Best quotes by Mary Ellen Chase

Mary Ellen Chase

Mary Ellen Chase

New England's Literary Voice

Mary Ellen Chase was a distinguished American author and educator, born on February 24, 1887. Known for her contributions to literature and academia, Chase's writings often celebrated the landscapes and cultures of New England.

Chase authored numerous novels, essays, and literary works, including "Mary Peters" (1920) and "The Lovely Ambition" (1926). Her ability to evoke the spirit of her beloved region through her words captured the hearts of readers and showcased her deep appreciation for the beauty of nature.

As a dedicated educator, Mary Ellen Chase also imparted her passion for literature to students. Her legacy continues to inspire both writers and educators, embodying the connection between literature, culture, and the environment.

All quotes by Mary Ellen Chase:

It is quite possible to leave your home for a walk in the early morning air and return a different person - beguiled, enchanted.

Christmas is not a date. It is a state of mind.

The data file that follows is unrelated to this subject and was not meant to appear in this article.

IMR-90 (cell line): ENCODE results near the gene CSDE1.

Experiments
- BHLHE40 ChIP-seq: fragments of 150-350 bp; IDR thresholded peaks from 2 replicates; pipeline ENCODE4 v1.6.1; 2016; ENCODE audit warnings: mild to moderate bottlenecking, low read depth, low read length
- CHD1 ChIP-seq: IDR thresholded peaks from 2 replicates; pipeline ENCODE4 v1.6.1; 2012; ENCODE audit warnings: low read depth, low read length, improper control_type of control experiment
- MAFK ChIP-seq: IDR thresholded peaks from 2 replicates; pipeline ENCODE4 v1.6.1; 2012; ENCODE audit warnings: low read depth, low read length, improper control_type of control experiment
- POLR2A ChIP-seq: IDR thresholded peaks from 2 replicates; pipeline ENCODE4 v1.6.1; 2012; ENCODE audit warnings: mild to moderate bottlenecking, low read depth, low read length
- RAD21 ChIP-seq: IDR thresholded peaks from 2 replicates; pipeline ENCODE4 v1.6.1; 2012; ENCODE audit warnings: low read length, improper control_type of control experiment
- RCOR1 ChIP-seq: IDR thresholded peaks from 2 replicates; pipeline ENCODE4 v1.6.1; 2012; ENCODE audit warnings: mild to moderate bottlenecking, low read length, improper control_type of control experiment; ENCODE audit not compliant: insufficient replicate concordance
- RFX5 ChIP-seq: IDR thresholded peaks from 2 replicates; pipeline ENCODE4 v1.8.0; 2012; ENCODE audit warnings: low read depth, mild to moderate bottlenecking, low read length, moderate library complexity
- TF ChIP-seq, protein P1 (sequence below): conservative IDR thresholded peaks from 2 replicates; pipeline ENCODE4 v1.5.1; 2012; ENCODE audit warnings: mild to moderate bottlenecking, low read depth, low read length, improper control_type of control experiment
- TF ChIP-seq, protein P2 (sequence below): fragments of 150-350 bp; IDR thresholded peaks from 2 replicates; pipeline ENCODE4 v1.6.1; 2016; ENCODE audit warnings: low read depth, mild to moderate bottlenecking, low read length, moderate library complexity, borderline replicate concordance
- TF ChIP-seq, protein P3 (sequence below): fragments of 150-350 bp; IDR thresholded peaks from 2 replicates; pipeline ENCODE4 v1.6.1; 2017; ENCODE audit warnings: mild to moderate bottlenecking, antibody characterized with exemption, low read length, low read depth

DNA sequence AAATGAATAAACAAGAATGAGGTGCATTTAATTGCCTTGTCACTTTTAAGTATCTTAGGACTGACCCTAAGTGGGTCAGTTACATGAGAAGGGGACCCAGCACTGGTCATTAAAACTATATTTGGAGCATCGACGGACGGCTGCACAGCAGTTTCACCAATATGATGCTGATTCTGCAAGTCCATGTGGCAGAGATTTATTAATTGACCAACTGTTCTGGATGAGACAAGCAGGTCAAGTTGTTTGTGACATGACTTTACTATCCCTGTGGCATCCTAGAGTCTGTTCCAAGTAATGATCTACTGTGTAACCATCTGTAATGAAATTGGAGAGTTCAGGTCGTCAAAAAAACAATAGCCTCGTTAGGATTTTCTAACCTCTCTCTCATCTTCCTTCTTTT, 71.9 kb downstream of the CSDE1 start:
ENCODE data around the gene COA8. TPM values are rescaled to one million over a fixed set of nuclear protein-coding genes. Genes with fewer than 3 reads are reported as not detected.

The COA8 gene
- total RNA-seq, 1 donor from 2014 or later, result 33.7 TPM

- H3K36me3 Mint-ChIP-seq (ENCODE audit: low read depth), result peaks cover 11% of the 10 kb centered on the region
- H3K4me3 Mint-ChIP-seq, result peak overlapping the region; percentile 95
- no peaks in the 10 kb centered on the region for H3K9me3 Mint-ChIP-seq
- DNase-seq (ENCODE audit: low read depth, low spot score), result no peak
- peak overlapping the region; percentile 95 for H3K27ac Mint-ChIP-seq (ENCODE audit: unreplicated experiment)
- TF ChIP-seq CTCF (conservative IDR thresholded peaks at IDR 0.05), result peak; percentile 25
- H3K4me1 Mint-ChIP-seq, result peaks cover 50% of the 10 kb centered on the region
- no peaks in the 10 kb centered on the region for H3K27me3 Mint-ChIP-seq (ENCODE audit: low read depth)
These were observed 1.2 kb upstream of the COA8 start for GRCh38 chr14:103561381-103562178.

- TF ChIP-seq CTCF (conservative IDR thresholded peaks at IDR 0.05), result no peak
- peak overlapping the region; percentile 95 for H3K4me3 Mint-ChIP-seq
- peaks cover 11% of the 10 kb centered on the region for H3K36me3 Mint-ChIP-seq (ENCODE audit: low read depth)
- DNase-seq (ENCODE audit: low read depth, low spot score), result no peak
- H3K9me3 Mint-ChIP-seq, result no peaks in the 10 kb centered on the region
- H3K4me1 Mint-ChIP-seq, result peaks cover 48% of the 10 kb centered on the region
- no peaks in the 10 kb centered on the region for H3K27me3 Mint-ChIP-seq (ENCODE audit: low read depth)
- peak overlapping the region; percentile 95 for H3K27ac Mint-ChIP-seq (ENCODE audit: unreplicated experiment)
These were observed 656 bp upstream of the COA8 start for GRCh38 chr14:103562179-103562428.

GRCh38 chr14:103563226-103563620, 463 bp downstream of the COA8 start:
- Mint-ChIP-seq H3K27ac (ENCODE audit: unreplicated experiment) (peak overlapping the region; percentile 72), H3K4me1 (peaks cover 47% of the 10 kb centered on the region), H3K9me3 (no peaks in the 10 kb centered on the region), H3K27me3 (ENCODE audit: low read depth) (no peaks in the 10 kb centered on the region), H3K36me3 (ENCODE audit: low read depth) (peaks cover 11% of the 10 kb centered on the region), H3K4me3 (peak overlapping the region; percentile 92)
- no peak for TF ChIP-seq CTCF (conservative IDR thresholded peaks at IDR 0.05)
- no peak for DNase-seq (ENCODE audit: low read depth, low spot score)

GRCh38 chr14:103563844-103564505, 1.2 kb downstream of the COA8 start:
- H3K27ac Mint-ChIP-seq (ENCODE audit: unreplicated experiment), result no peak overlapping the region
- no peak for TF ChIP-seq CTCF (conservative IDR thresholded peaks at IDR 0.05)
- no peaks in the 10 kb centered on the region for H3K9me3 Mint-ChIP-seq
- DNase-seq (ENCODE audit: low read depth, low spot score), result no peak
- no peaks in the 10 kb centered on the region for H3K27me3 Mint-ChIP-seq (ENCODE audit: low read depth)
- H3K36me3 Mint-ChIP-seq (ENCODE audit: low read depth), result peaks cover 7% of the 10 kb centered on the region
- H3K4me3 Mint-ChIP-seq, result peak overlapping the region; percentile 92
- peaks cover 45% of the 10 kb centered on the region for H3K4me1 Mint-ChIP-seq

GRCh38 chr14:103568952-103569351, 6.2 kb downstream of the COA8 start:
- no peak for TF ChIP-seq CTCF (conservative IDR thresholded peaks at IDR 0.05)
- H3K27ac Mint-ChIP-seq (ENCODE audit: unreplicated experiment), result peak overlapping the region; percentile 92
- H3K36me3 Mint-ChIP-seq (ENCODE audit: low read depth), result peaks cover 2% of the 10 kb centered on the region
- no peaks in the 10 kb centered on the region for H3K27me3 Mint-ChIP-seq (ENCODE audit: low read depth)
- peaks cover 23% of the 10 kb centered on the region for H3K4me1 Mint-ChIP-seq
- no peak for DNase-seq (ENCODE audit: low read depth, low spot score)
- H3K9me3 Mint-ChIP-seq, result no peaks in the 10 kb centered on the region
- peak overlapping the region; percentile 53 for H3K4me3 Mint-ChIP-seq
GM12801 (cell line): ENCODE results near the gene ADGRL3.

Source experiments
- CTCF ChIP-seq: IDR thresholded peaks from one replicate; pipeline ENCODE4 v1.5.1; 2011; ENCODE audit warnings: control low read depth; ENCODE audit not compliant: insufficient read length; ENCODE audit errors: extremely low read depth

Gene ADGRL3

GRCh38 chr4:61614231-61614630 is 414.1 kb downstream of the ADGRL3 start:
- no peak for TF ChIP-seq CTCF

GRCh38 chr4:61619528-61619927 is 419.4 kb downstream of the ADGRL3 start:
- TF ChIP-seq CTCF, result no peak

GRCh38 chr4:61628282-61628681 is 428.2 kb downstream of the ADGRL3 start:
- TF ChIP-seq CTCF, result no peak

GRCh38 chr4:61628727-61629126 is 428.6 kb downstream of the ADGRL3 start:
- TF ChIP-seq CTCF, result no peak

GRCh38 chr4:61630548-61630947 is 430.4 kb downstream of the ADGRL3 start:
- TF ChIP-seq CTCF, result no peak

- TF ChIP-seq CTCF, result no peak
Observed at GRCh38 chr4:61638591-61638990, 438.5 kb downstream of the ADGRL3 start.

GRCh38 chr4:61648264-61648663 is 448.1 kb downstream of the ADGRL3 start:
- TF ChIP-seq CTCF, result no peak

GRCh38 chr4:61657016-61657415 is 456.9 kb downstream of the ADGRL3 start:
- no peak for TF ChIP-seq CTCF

There is no substitute for books in the life of a child.

Even one's yesterdays could not continue to stir and move in a man's mind unless there were a future for those yesterdays to make.

Suffering without understanding in this life is a heap worse than suffering when you have at least the grain of an idea what it's all for.

Whatever laudable qualities the English may possess in their selection, preparation, and consumption of food, elegance, originality, diversity, and imagination are not among them.

The greatest danger in any argument is that real issues often clouded by superficial ones, that momentary passions may obscure permanent realities.

Of all the excellent teachers of college English whom I have known I have never discovered one who knew precisely what he was doing. Therein have lain their power and their charm.

To lovers of the long and intricate history of language the disuse and final death of certain words is a matter of regret. Yet every age bears witness to the inevitableness of such loss.

Manual labor to my father was not only good and decent for it's own sake but, as he was given to saying, it straightened out one's thoughts.